Always double down on a hard 11
Split a pair of 8s & Aces
Never split a pair of 5s and 10s
Always hit a hard 12 vs. dealer's 2 or 3 upcard
Hit soft 18 vs. dealer's 9, 10 or Ace upcard
Double down on 10 vs. dealer's 9 upcard or less
Tips on if the dealer must hit on soft 17
Double down A-2 through A7 vs. 5 or 6 upcard
Stand with a pair of 9s vs. a a 7 upcard
Surrender strategy tips
Double down on 8 vs. 5 or 6 upcard
Strategies for low pairs
Never make the insurance bet
Should you stand on a hard 16?
Don't play a 6 to 5 blackjack game
If you’re serious about winning more when you play blackjack, then I encourage you to utilize the following Best Blackjack Strategies I’m about to share with you.
Note: The following strategies can be used in all games unless stated otherwise. The strategies discussed below also assume you are a recreational player, and not a card counter.
Abbreviations used in this article are:
S17 = Dealer must stand on soft 17
H17 = Dealer must hit soft 17
DAS = Doubling down after pair splitting is allowed
NDAS = Doubling down after pair splitting is not allowed
STRATEGY #1: ALWAYS DOUBLE DOWN ON A HARD 11
You’ll always win more money if you double down on hard 11 against any dealer’s upcard vs. hitting in all games, with one exception. If you are playing a multi-deck game where the rules specify the dealer must stand on soft 17, you are slightly better off hitting against a dealer Ace rather than doubling down.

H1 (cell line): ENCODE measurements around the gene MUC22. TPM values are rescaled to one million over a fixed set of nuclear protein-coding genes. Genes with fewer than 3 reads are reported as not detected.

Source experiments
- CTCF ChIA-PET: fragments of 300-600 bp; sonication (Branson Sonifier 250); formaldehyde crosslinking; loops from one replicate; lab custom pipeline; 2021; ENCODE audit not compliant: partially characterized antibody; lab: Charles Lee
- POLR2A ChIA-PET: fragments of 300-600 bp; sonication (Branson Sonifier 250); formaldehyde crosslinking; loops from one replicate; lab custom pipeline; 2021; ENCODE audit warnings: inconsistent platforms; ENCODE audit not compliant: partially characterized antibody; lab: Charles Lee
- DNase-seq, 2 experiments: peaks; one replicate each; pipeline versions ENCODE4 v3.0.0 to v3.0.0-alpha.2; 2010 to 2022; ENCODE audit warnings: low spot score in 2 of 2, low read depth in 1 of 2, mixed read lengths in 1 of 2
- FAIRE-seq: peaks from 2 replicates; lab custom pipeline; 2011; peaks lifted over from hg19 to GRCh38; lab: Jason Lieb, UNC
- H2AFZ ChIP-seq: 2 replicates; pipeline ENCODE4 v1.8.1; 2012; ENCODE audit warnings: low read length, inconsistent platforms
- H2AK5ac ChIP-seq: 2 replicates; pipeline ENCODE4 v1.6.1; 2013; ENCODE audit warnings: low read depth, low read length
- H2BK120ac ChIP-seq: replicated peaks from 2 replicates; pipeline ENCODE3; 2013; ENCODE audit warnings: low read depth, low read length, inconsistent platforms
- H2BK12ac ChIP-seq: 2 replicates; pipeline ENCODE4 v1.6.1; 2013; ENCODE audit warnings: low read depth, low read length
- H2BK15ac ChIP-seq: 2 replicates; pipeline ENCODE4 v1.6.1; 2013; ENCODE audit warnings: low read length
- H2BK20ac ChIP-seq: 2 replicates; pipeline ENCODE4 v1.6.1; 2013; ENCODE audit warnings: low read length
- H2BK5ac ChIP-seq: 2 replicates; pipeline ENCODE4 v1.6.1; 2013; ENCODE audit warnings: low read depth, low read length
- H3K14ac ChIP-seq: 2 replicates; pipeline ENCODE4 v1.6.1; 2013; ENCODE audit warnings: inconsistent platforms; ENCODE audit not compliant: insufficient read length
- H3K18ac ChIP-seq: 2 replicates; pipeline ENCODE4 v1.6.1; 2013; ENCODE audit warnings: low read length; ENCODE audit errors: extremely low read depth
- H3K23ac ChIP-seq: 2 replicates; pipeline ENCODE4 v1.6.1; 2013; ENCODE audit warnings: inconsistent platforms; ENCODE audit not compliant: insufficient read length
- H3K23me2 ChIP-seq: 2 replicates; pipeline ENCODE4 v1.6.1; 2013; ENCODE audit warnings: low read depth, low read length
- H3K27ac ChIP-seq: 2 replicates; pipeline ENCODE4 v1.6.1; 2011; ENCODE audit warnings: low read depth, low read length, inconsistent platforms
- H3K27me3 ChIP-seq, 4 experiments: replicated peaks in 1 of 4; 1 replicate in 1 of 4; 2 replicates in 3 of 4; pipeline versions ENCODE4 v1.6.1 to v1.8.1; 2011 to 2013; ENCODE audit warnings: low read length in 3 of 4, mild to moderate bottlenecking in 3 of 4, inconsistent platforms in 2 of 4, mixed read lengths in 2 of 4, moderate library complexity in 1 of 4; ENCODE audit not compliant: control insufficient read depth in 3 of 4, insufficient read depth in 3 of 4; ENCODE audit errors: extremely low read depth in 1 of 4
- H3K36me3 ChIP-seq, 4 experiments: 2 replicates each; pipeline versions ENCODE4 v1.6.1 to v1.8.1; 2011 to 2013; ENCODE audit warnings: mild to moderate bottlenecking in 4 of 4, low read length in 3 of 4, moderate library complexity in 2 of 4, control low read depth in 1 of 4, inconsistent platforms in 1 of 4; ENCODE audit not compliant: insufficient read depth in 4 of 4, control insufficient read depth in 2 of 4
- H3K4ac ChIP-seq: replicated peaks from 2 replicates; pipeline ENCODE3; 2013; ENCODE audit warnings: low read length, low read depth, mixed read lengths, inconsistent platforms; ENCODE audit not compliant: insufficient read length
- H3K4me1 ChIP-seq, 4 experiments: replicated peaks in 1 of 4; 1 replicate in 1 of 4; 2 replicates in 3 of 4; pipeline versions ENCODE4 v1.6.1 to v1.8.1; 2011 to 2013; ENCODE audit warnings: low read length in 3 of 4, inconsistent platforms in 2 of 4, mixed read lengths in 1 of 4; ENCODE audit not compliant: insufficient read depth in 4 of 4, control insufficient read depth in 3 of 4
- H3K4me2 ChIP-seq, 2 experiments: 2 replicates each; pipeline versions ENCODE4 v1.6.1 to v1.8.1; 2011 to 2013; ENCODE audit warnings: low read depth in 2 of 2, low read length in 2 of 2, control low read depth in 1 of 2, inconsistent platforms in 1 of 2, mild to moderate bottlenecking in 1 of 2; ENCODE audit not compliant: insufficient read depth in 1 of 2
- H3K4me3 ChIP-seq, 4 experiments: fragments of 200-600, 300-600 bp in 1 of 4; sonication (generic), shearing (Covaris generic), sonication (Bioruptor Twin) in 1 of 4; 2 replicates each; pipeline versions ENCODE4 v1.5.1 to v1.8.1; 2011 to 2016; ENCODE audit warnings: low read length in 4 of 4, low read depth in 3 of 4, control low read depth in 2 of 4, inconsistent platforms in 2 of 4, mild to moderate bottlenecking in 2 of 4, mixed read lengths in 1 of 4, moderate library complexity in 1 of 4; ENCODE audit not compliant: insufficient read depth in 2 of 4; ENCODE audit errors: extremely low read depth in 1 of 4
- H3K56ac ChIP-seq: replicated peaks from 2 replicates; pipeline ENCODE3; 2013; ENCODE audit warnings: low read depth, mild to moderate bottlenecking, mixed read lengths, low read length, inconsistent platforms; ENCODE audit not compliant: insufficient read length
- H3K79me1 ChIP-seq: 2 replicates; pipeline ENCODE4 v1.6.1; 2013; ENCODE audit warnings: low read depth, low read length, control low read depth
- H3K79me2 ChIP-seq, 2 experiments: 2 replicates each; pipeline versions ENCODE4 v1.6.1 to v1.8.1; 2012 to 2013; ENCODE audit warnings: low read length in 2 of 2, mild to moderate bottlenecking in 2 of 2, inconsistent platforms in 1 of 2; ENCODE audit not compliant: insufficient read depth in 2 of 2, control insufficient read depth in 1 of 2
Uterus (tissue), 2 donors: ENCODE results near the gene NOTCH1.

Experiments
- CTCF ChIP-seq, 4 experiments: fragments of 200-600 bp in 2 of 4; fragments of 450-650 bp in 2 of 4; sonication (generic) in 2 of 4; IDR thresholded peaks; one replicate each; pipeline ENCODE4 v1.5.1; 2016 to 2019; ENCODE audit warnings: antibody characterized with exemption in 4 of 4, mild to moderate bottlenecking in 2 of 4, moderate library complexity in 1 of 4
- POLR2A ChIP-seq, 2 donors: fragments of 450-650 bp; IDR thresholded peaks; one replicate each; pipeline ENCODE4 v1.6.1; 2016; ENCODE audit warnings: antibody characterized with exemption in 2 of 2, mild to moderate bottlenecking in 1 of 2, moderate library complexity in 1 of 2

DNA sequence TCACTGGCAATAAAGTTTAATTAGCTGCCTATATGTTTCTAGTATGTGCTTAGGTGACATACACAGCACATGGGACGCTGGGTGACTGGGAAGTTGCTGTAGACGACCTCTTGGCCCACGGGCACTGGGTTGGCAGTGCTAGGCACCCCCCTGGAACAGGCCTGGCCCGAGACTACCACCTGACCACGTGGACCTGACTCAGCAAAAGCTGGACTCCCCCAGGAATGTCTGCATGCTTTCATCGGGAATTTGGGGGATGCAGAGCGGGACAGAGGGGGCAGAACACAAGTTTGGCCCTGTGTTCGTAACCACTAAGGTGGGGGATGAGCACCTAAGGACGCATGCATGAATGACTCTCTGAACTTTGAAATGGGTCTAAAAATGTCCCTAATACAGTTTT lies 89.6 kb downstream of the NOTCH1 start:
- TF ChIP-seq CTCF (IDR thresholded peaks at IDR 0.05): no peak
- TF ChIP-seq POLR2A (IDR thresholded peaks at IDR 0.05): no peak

STRATEGY #2: ALWAYS SPLIT A PAIR OF 8s AND ACES
You should always split a pair of 8s and Aces regardless of what the dealer’s upcard is. Unfortunately, many players won’t split with a pair of 8s when the dealer’s upcard is a 9, 10, or Ace. They reason that because they are a big underdog in this situation, why bet more money by splitting? What they don’t understand is that you are less of an underdog by playing two hands, each starting with an 8 (by splitting), than you are playing one hand of 16 (and hitting). In other words, you will lose less money in the long run by splitting 8s against a 9, 10, or Ace than by hitting hard 16. Bottom line: Always splitting 8s and Aces is your best strategy because in the case of Aces, it results in significant gains for the player; and for 8s, it will, based on the dealer’s upcard, allow you to cut your losses or win more money.
(Note: If surrender is offered and you are playing in a multi-deck game with H17, or a double-deck game with H17 and NDAS, your best strategy is to surrender the pair of 8s vs. the dealer’s Ace rather than splitting them.)